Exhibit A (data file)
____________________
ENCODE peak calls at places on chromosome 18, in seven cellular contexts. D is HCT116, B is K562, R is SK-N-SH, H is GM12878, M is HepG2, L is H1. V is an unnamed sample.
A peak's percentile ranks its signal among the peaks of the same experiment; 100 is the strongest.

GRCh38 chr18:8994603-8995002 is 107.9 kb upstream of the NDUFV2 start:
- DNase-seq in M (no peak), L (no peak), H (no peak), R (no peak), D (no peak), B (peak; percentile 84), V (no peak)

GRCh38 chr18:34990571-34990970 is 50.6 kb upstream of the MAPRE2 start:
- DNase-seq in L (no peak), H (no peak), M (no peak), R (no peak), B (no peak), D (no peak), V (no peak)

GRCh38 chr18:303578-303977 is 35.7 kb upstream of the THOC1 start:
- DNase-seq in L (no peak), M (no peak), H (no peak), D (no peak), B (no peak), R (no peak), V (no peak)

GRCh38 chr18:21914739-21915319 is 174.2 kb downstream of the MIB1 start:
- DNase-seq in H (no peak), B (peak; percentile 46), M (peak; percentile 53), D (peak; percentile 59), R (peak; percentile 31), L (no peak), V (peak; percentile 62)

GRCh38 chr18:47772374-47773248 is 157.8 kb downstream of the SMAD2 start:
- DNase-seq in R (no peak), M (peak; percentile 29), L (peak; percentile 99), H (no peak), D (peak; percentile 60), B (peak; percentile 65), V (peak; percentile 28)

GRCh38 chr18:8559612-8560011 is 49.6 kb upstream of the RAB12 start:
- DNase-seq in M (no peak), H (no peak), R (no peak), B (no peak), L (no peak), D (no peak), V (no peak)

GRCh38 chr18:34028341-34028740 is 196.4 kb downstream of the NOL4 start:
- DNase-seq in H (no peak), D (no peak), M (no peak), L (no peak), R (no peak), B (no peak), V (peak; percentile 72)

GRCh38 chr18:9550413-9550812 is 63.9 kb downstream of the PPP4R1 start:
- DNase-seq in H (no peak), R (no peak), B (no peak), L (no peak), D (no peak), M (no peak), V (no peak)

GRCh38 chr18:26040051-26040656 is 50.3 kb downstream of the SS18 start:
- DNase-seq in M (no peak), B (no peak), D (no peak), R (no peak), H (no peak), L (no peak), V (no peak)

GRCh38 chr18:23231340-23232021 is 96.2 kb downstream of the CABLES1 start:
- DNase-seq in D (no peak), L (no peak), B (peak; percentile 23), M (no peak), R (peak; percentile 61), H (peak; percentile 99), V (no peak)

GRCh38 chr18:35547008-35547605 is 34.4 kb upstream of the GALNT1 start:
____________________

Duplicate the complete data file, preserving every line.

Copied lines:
ENCODE peak calls at places on chromosome 18, in seven cellular contexts. D is HCT116, B is K562, R is SK-N-SH, H is GM12878, M is HepG2, L is H1. V is an unnamed sample.
A peak's percentile ranks its signal among the peaks of the same experiment; 100 is the strongest.

GRCh38 chr18:8994603-8995002 is 107.9 kb upstream of the NDUFV2 start:
- DNase-seq in M (no peak), L (no peak), H (no peak), R (no peak), D (no peak), B (peak; percentile 84), V (no peak)

GRCh38 chr18:34990571-34990970 is 50.6 kb upstream of the MAPRE2 start:
- DNase-seq in L (no peak), H (no peak), M (no peak), R (no peak), B (no peak), D (no peak), V (no peak)

GRCh38 chr18:303578-303977 is 35.7 kb upstream of the THOC1 start:
- DNase-seq in L (no peak), M (no peak), H (no peak), D (no peak), B (no peak), R (no peak), V (no peak)

GRCh38 chr18:21914739-21915319 is 174.2 kb downstream of the MIB1 start:
- DNase-seq in H (no peak), B (peak; percentile 46), M (peak; percentile 53), D (peak; percentile 59), R (peak; percentile 31), L (no peak), V (peak; percentile 62)

GRCh38 chr18:47772374-47773248 is 157.8 kb downstream of the SMAD2 start:
- DNase-seq in R (no peak), M (peak; percentile 29), L (peak; percentile 99), H (no peak), D (peak; percentile 60), B (peak; percentile 65), V (peak; percentile 28)

GRCh38 chr18:8559612-8560011 is 49.6 kb upstream of the RAB12 start:
- DNase-seq in M (no peak), H (no peak), R (no peak), B (no peak), L (no peak), D (no peak), V (no peak)

GRCh38 chr18:34028341-34028740 is 196.4 kb downstream of the NOL4 start:
- DNase-seq in H (no peak), D (no peak), M (no peak), L (no peak), R (no peak), B (no peak), V (peak; percentile 72)

GRCh38 chr18:9550413-9550812 is 63.9 kb downstream of the PPP4R1 start:
- DNase-seq in H (no peak), R (no peak), B (no peak), L (no peak), D (no peak), M (no peak), V (no peak)

GRCh38 chr18:26040051-26040656 is 50.3 kb downstream of the SS18 start:
- DNase-seq in M (no peak), B (no peak), D (no peak), R (no peak), H (no peak), L (no peak), V (no peak)

GRCh38 chr18:23231340-23232021 is 96.2 kb downstream of the CABLES1 start:
- DNase-seq in D (no peak), L (no peak), B (peak; percentile 23), M (no peak), R (peak; percentile 61), H (peak; percentile 99), V (no peak)

GRCh38 chr18:35547008-35547605 is 34.4 kb upstream of the GALNT1 start: